Section 4 amended the fourth paragraph of section 16 (12 U.S.C. 414) to repeal the provision that the Board of Governors shall require each Federal Reserve bank to maintain on deposit in the Treasury a sum in gold certificates sufficient, in the judgment of the Secretary of the Treasury, for the redemption of the Federal Reserve notes issued to such bank.

Section 5 repealed the sixth paragraph of section 16 (12 U.S.C. 415) which (1) authorized a Federal Reserve bank to reduce its liability for outstanding Federal Reserve notes by depositing with the Federal Reserve agent its Federal Reserve notes, gold certificates, or lawful money of the United States, (2) provided that the agent shall hold such gold certificates and lawful money for exchange for the outstanding Federal Reserve notes and that upon the request of the Secretary of the Treasury, the Board of Governors shall require the agent to transmit to the Treasurer of the United States as many gold certificates held by him as collateral as may be required for the exclusive purpose of the redemption of such Federal Reserve notes, and (3) authorized the reduction of its liability by any amount paid by the bank to the Secretary of the Treasury on notes of series prior to 1928.

Section 6 repealed that part of the seventh paragraph of the Federal Reserve Act (12 U.S.C. 416) which provided that Federal Reserve banks shall not be required to maintain the reserve or the redemption fund against Federal Reserve notes which have been retired, or as to which payment has been made to the Secretary of the Treasury under 31 U.S.C. 913, on notes of series prior to 1928.

Section 7 repealed the 18th paragraph of section 16 of the Federal Reserve Act (12 U.S.C. 467) which authorized the deposit of gold or of gold certificates with the Treasurer of the United States or any designated depositary when tendered by any Federal Reserve bank or Federal Reserve agent for credit to its or his account with the Board of Governors. Such deposits were held subject to order of the Board of Governors and were payable in gold certificates on the order of the Board to any Federal Reserve bank or agent.

Section 8 amended section 6 of the Gold Reserve Act of 1934 (31 U.S.C. 408a) which prohibited, with certain exceptions, the redemption of currency in gold, by eliminating (1) the requirement that the reserve for U.S. notes and for Treasury notes of 1890 be maintained in gold bullion, and (2) the requirement that the reserve for Federal Reserve notes be maintained in gold certificates or in credits payable in gold certificates maintained with the Treasurer of the United States under the provisions of the fourth paragraph of section 16 of the Federal Reserve Act (12 U.S.C. 414) (which is repealed by section 4 of S. 2857).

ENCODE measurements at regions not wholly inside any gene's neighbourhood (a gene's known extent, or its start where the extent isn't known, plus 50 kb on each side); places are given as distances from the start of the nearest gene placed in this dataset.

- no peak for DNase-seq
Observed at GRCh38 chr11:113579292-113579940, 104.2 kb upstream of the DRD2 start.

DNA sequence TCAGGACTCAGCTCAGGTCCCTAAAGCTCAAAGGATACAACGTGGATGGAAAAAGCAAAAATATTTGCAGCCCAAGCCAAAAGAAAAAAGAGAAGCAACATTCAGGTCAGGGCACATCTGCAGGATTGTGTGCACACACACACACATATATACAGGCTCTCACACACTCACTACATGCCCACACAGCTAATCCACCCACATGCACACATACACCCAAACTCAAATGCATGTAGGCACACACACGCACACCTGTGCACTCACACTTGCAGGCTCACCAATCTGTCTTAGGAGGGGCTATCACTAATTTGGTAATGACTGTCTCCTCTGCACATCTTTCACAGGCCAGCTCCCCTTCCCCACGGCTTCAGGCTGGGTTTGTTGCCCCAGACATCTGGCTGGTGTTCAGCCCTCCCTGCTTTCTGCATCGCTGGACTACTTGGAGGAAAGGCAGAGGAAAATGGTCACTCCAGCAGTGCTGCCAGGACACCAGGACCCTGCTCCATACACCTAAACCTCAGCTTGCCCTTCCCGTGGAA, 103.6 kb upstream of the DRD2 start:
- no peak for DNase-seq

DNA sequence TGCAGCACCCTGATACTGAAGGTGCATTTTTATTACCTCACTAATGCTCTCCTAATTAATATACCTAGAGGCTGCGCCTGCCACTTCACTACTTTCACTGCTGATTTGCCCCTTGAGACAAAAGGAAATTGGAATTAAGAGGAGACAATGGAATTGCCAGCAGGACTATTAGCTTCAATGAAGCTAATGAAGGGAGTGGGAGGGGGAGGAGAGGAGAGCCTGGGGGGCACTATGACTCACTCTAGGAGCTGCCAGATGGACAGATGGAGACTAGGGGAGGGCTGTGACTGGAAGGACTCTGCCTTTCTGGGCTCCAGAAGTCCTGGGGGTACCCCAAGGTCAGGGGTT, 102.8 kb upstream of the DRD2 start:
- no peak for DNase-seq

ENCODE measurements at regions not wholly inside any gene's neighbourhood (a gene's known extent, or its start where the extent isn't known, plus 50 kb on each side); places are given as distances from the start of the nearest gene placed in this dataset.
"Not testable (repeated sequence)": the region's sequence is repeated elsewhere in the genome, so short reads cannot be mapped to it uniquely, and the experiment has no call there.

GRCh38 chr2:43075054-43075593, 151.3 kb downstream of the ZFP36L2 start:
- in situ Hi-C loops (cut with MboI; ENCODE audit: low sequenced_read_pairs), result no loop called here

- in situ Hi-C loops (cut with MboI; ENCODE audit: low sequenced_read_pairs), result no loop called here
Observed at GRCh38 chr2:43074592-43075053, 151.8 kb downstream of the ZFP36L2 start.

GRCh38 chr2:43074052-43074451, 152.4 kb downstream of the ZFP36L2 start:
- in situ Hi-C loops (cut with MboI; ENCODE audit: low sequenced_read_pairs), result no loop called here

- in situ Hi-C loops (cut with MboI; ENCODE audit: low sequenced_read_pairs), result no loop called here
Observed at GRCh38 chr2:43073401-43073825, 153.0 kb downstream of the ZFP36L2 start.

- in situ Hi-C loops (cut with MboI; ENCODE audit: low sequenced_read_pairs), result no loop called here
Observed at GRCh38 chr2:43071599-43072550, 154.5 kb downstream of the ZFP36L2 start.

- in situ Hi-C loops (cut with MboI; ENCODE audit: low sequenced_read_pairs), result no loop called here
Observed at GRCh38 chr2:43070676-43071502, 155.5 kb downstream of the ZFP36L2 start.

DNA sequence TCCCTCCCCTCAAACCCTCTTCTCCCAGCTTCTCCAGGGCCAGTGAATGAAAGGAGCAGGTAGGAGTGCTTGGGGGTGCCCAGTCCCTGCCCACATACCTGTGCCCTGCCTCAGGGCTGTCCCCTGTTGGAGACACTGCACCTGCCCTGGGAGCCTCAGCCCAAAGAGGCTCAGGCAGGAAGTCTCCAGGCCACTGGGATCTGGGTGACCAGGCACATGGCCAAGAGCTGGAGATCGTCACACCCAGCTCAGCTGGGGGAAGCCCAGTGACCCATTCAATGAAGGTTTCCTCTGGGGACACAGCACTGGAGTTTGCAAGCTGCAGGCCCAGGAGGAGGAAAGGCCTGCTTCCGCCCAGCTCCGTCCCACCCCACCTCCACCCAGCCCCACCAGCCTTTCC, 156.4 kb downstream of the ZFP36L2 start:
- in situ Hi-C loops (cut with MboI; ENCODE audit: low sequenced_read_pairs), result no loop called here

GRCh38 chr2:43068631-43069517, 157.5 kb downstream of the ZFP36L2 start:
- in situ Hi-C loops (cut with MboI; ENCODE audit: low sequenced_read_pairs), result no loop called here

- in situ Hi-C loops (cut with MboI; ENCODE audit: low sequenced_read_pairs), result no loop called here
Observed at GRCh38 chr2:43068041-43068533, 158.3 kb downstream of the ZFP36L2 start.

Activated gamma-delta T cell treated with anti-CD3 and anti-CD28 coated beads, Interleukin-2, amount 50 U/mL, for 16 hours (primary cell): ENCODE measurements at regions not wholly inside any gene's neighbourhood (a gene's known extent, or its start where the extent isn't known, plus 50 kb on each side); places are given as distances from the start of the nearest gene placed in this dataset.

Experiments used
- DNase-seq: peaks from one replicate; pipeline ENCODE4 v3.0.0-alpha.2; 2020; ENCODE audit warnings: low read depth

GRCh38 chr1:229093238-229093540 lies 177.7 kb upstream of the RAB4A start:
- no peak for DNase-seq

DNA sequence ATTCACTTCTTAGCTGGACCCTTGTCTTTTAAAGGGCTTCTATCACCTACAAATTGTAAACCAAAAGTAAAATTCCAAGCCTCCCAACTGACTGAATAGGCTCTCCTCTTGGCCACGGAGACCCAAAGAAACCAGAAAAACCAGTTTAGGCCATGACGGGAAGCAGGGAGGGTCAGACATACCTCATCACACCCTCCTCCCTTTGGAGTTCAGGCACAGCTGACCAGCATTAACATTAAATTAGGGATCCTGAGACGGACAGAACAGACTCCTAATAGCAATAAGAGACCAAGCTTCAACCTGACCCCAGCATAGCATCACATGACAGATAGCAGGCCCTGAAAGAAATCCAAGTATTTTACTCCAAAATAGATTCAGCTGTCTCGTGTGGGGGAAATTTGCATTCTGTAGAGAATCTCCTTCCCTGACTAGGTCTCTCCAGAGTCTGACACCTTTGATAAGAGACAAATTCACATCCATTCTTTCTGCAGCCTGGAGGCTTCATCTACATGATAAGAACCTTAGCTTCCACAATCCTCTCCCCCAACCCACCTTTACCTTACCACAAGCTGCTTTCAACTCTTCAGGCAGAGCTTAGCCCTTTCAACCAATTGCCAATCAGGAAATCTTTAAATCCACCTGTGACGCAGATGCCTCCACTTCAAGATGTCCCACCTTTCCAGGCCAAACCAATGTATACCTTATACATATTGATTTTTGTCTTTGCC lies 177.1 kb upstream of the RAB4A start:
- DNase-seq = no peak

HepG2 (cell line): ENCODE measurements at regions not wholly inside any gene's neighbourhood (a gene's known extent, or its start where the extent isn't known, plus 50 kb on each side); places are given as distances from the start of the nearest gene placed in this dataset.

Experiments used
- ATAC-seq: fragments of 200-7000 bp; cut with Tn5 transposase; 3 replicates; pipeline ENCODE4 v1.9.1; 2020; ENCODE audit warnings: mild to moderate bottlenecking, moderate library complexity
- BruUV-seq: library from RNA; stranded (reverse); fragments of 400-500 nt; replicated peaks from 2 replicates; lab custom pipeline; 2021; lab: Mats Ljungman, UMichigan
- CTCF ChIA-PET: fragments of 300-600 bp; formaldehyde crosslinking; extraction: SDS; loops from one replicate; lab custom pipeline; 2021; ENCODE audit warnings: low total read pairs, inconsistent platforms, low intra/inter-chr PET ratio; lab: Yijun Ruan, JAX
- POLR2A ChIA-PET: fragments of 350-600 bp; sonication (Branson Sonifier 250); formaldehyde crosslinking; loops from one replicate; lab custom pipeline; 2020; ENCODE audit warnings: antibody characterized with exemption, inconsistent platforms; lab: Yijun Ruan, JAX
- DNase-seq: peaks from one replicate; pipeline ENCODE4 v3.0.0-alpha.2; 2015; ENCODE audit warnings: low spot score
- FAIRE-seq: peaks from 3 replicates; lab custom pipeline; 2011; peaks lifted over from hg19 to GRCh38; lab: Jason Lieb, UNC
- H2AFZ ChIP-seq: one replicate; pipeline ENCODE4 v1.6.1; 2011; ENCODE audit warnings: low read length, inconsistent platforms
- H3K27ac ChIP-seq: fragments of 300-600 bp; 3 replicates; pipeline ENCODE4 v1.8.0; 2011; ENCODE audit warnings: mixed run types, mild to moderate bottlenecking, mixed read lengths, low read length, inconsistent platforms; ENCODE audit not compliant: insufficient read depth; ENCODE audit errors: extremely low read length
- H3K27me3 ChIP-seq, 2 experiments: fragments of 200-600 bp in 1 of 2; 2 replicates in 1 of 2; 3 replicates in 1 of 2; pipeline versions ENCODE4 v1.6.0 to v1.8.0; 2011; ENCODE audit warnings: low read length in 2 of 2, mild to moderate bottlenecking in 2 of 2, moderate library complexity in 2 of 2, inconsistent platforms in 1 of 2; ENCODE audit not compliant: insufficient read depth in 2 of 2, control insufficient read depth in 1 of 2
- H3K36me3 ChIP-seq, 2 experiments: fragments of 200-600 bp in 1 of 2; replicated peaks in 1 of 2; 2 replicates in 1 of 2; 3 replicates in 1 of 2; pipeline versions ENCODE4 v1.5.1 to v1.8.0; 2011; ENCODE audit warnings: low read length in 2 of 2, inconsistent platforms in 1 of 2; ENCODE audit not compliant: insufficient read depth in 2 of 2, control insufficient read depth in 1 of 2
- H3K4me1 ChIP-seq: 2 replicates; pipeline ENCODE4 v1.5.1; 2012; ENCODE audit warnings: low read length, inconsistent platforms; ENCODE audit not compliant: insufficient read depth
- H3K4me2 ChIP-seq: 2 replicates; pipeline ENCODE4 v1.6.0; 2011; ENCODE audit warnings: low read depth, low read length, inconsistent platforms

Section 9 amended subsection (a) of section 43 of the act of May 12, 1933 (31 U.S.C. 821(a)), to delete reference to the graduated tax and the automatic increase in the interest and discount rates provided in section 11(c) of the Federal Reserve Act (12 U.S.C. 248(c)) (which is repealed by sec. 1 of S. 2857).

Section 10 repealed section 2 of the act of July 14, 1890, and section 2 of the act of March 14, 1900, as amended (31 U.S.C. 408), which

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(1) provide for redemption of U.S. notes and Treasury notes of 1890 in gold coin, and (2) direct the Secretary of the Treasury to establish and maintain a reserve fund of $150 million in gold coin and bullion to be used for the redemption of such U.S. notes and Treasury notes.

Section 11 amended section 7 of the act of January 30, 1934 (31 U.S.C. 408b), which provided for an adjustment in the gold reserve when the weight of the gold dollar is increased or decreased, by deleting references to the reserve for U.S. notes and for Treasury notes of 1890 (which is repealed by sec. 10 of the bill).

Section 12 amended sec. 14(c) of the Gold Reserve Act of 1934 (31 U.S.C. 405b) which authorized the issuance of gold certificates against any gold held by the Treasurer of the United States, except the gold fund held as a reserve for U.S. notes and Treasury notes of 1890, by deleting the reference to the gold fund held as reserve for U.S. notes and Treasury notes of 1890 (which is repealed by sec. 10).

TRUTH IN LENDING

[S. 5) (Public Law 90-321, approved May 29, 1968] To safeguard the consumer in connection with the utilization of credit by requiring

full disclosure of the terms and conditions of finance charges in credit transactions or in offers to extend credit; by restricting the garnishment of wages; and by creating the National Commission on Consumer Finance to study and make recommendations on the need for further regulation of the consumer finance industry, and for other purposes